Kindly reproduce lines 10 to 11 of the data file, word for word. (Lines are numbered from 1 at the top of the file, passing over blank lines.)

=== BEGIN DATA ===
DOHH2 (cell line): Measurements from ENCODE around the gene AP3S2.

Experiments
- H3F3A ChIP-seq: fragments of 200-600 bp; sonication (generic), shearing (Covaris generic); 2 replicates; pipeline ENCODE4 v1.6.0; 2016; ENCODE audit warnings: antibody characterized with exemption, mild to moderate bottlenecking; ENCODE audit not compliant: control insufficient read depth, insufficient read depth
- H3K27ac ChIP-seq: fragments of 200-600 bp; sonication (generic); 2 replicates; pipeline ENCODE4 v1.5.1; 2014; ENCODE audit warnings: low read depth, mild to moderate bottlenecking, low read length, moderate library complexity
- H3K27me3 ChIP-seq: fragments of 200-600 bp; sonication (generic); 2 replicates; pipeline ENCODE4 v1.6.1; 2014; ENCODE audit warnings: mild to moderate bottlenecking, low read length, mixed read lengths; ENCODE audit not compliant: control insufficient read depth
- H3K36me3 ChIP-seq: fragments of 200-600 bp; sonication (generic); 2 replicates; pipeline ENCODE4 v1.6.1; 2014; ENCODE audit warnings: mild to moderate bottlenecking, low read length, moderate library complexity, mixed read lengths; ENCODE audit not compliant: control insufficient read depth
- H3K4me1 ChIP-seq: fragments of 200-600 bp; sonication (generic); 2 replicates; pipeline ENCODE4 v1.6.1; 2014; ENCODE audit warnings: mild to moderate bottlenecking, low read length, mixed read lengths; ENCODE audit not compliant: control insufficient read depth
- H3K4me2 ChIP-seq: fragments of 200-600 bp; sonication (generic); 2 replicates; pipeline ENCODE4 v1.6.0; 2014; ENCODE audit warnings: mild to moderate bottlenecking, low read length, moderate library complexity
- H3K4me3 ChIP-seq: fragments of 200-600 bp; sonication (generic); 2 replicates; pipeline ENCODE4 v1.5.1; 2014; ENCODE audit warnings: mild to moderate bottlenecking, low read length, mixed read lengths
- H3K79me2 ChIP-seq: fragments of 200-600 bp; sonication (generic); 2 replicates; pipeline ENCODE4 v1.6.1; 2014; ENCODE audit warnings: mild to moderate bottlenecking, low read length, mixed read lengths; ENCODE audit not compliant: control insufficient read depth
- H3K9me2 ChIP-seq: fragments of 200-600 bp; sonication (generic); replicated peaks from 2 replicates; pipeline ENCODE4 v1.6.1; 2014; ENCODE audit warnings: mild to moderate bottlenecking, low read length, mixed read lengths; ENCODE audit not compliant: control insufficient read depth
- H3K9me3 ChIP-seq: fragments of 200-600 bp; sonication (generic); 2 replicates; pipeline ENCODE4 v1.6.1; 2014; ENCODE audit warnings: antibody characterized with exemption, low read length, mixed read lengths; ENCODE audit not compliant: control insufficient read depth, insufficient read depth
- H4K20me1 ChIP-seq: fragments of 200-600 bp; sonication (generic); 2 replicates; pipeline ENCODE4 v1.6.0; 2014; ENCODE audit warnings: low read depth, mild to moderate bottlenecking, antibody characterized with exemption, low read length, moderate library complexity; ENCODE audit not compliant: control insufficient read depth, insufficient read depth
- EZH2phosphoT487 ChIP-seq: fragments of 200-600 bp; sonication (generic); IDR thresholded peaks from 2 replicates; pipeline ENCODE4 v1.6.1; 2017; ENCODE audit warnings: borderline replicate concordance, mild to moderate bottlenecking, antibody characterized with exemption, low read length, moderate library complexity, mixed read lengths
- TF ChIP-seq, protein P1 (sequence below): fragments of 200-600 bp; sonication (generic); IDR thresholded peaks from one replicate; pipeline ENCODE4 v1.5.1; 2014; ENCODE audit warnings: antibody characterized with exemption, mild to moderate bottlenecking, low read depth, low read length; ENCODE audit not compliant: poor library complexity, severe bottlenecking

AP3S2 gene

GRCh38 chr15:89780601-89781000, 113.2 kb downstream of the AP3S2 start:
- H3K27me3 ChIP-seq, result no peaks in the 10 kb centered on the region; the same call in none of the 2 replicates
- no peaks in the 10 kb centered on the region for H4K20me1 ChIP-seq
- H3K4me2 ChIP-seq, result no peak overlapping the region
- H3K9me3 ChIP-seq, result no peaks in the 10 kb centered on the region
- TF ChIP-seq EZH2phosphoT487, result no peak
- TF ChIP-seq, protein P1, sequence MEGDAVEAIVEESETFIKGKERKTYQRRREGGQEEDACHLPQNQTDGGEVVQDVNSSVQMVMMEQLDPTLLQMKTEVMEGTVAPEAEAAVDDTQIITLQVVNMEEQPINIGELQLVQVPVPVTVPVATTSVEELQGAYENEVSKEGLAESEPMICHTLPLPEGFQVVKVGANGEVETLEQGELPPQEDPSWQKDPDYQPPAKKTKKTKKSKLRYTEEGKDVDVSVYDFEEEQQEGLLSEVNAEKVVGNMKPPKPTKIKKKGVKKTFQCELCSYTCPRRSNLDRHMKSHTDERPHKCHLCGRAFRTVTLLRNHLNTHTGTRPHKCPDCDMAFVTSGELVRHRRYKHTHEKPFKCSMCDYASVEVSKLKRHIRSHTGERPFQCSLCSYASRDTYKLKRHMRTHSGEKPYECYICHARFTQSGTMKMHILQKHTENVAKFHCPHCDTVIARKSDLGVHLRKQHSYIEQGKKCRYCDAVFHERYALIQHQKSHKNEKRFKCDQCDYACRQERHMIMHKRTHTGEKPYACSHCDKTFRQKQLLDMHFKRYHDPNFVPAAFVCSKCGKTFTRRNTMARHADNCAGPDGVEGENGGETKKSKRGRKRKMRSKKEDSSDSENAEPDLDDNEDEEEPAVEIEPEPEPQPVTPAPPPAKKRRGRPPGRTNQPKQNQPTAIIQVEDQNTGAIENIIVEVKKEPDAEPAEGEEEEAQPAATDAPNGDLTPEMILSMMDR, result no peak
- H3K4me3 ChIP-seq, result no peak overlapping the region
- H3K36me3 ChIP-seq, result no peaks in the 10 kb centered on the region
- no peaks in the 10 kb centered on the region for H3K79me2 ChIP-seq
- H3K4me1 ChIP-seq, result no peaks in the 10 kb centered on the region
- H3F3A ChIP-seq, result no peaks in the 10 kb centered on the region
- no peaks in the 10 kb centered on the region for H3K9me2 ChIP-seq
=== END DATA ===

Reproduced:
- H3K79me2 ChIP-seq: fragments of 200-600 bp; sonication (generic); 2 replicates; pipeline ENCODE4 v1.6.1; 2014; ENCODE audit warnings: mild to moderate bottlenecking, low read length, mixed read lengths; ENCODE audit not compliant: control insufficient read depth
- H3K9me2 ChIP-seq: fragments of 200-600 bp; sonication (generic); replicated peaks from 2 replicates; pipeline ENCODE4 v1.6.1; 2014; ENCODE audit warnings: mild to moderate bottlenecking, low read length, mixed read lengths; ENCODE audit not compliant: control insufficient read depth